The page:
Much of the shock that attended Darwin’s work was due to its treating the development of life as a continuous, directional change in this way. But the most disturbing point about it was, of course, that it brought human minds once more in relation to the Earth by tracing their descent from other animals. The scandal was not really due to an attack on God. (As Charles Kingsley said, God could just as well have created the world in one way as in another). Darwin’s real offence was to the dignity of man. He explicitly wanted to break down the fence that shut off our own species from other creatures. Being a true natural historian, he was deeply aware of kinship with the life around him. He thought this division was arbitrary and misleading.
Most of his contemporaries, however, still saw that division as an indispensable defence against chaos. Though the geologists had succeeded in bringing the Earth within the confines of science, they had by no means tamed its symbolism to the point where it could cease to be frightening. People might now be willing to speculate about the vast and distant processes that formed its history. But it was quite a different matter to be asked to acknowledge kinship with its non-human inhabitants. Those inhabitants – wolf, rat, worm, wasp, raven, serpent, ape – seemed to them chiefly embodiments of the vices. Here, once more, the Earth seemed to link them horribly with human sin. Once more, they shied away from it in alarm.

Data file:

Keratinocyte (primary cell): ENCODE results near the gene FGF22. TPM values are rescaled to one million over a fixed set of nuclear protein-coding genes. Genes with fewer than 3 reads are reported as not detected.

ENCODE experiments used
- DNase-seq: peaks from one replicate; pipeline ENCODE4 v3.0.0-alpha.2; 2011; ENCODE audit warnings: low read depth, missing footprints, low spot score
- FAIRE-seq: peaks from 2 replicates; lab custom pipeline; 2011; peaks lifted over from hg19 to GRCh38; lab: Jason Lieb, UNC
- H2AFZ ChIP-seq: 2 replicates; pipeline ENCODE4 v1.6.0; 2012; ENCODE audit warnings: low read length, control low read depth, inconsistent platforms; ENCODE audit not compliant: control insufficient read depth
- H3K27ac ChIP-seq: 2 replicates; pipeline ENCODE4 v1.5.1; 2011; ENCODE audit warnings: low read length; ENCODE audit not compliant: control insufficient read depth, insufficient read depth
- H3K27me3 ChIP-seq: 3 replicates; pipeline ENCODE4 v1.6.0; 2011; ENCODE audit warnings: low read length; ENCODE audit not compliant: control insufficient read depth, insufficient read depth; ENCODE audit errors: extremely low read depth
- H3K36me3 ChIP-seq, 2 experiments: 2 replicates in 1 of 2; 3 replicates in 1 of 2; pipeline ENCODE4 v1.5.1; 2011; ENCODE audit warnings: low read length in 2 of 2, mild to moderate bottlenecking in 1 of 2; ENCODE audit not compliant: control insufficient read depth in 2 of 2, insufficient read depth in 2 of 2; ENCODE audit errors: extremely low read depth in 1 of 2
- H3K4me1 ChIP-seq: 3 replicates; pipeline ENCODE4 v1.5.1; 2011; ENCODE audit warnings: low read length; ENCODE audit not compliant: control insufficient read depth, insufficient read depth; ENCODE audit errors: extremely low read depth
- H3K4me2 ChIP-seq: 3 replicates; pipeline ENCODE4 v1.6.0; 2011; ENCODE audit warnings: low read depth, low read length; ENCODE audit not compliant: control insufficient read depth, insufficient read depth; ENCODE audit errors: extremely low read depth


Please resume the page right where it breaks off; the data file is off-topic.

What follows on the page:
That symbolism, with its attendant horror, still persists today. It underlies, not just American Creationism but a wide range of confused objections to the idea of evolution. During the twentieth century, however, two things have weakened its grip considerably. One is the serious study of animal behaviour. The other is the discovery of continental drift.
On the one hand, ethologists have observed Earth’s living inhabitants carefully and have been able to testify at last that they are not, in fact, simply embodied vices. On the other hand, geologists – once they had accepted the alarming discovery that the continents move – have been able to add a further dimension of intelligibility to the state of the Earth’s surface by plotting these movements. In both these ways the Earth has gradually come to look less alien and more intelligible. And a third, more comprehensive, way of coming to terms with it has now been added to them.